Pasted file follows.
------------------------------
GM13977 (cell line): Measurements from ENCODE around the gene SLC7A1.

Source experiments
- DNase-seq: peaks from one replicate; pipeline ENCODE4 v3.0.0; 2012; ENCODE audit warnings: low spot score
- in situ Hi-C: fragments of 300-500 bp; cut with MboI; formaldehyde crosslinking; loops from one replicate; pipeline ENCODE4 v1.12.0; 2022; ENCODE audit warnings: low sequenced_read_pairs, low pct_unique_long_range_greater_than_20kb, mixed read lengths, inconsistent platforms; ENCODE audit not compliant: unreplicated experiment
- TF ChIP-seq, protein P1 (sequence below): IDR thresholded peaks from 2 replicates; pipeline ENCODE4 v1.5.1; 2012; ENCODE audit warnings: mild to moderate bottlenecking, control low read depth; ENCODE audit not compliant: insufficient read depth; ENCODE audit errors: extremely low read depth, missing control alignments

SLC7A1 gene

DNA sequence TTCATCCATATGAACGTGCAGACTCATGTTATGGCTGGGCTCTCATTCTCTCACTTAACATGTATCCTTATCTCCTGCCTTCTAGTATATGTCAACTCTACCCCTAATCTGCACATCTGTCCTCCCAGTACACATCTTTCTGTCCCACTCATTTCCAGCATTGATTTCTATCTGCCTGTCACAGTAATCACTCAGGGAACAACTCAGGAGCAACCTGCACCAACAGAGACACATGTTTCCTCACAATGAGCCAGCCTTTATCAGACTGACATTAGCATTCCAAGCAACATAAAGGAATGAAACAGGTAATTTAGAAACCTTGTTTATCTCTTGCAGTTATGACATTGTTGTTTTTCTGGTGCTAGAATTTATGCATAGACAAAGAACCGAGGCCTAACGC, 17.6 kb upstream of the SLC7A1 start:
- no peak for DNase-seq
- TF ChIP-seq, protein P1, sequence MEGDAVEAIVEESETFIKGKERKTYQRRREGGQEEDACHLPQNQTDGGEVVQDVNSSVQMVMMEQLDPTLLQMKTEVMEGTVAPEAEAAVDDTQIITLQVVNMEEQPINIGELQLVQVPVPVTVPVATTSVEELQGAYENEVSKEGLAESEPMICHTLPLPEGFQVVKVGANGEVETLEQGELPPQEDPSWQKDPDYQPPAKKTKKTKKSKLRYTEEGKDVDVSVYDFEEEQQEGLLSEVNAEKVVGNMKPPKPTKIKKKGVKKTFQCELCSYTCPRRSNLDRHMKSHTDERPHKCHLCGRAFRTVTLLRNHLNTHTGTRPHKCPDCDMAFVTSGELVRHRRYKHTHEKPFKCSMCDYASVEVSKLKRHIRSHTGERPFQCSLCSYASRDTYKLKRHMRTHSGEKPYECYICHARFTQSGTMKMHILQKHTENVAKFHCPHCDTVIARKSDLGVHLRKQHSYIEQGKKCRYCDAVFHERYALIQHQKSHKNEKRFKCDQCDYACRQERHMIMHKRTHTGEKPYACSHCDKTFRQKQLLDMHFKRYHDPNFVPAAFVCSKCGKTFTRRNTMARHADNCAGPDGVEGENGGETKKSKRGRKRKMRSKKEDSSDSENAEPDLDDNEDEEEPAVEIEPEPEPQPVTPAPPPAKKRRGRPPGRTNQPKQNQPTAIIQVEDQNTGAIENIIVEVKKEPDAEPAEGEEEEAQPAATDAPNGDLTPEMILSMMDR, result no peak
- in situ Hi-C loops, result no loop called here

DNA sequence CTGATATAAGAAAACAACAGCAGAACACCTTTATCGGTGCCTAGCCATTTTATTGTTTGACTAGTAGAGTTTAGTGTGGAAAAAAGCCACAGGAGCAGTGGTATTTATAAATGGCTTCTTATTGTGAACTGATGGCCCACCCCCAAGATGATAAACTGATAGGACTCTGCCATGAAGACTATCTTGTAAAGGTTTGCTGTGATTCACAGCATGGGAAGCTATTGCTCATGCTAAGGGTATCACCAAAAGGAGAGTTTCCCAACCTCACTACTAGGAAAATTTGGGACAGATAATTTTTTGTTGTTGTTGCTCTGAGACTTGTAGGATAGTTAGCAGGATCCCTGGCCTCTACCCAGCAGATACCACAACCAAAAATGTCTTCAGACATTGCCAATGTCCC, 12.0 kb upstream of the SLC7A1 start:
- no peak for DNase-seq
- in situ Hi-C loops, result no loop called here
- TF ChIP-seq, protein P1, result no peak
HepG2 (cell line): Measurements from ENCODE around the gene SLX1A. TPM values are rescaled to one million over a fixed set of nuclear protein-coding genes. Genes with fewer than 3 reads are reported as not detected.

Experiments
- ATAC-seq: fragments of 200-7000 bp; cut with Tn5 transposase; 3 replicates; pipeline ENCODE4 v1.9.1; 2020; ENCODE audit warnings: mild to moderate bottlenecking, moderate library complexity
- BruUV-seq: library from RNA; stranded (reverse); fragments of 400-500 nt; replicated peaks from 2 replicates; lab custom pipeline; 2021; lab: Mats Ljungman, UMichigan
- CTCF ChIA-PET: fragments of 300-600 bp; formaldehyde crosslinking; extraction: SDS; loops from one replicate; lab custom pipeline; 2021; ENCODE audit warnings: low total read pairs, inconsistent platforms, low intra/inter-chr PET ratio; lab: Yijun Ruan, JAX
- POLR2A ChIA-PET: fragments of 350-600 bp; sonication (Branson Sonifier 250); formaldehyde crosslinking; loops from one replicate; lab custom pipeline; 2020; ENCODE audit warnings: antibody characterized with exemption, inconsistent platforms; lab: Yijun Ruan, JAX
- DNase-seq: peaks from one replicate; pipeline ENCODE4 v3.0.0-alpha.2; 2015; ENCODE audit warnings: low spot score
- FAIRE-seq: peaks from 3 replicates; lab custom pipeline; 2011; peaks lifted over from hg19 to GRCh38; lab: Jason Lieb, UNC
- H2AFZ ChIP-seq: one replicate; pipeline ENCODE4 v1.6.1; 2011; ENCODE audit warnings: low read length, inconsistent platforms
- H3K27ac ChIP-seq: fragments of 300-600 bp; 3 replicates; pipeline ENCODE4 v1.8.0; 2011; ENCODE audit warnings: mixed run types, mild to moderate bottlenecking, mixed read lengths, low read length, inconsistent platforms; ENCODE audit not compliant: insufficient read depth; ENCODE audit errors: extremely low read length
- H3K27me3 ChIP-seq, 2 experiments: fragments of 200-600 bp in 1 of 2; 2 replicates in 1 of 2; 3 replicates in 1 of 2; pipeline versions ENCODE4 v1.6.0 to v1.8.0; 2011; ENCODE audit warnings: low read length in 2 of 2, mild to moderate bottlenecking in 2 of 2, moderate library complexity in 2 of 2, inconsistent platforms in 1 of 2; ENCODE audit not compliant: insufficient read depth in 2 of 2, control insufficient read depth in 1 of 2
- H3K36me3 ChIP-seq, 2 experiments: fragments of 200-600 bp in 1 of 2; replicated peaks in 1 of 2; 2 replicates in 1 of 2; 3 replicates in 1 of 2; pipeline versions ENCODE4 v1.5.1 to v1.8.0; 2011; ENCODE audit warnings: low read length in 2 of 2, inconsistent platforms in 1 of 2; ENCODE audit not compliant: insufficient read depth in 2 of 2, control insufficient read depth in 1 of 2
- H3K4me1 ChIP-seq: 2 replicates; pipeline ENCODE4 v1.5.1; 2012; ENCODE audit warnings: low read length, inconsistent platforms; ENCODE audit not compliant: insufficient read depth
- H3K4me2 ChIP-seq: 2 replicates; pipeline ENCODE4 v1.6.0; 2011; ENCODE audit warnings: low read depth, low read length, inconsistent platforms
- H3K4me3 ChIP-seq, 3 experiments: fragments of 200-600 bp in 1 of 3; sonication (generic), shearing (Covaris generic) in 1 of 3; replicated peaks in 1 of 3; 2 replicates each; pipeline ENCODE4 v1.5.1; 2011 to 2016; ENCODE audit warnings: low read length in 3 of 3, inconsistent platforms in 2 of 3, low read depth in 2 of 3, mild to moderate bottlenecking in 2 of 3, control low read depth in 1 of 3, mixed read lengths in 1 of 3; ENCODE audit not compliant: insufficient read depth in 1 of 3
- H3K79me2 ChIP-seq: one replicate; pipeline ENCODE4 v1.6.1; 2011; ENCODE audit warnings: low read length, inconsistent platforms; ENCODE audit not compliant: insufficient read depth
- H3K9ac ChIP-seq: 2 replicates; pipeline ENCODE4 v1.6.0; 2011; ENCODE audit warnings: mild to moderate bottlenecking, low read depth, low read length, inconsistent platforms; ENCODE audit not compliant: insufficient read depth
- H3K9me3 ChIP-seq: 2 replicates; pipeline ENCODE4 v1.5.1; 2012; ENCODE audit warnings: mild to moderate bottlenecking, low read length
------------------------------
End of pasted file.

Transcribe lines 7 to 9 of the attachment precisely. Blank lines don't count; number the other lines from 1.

DNA sequence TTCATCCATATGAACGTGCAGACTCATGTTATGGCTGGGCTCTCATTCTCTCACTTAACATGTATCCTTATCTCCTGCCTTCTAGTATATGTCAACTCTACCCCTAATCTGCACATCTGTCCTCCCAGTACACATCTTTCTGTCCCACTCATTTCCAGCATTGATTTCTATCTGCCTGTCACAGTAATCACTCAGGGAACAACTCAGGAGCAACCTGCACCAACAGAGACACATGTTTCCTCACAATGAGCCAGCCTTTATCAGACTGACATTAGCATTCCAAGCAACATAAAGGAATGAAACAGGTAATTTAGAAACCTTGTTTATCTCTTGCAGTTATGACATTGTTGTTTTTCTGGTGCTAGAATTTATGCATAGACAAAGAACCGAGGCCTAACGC, 17.6 kb upstream of the SLC7A1 start:
- no peak for DNase-seq
- TF ChIP-seq, protein P1, sequence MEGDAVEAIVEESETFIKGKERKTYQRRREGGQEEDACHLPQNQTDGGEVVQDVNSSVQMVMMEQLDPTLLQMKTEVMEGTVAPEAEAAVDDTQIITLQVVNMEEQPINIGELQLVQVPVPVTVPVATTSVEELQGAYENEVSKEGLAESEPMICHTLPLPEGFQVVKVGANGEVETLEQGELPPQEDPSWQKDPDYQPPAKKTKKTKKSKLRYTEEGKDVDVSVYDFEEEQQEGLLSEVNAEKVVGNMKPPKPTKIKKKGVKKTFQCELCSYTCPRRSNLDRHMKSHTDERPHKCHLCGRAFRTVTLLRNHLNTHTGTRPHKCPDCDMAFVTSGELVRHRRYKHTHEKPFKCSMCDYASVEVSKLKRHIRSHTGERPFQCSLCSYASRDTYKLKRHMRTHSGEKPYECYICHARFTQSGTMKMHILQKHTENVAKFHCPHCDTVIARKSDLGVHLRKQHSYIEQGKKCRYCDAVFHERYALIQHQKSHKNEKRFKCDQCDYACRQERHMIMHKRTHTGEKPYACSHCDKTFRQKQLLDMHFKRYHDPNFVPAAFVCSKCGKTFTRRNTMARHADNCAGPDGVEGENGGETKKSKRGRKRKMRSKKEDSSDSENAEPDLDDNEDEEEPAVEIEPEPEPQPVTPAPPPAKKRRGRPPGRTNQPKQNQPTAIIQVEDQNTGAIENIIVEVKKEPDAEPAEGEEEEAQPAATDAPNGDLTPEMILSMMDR, result no peak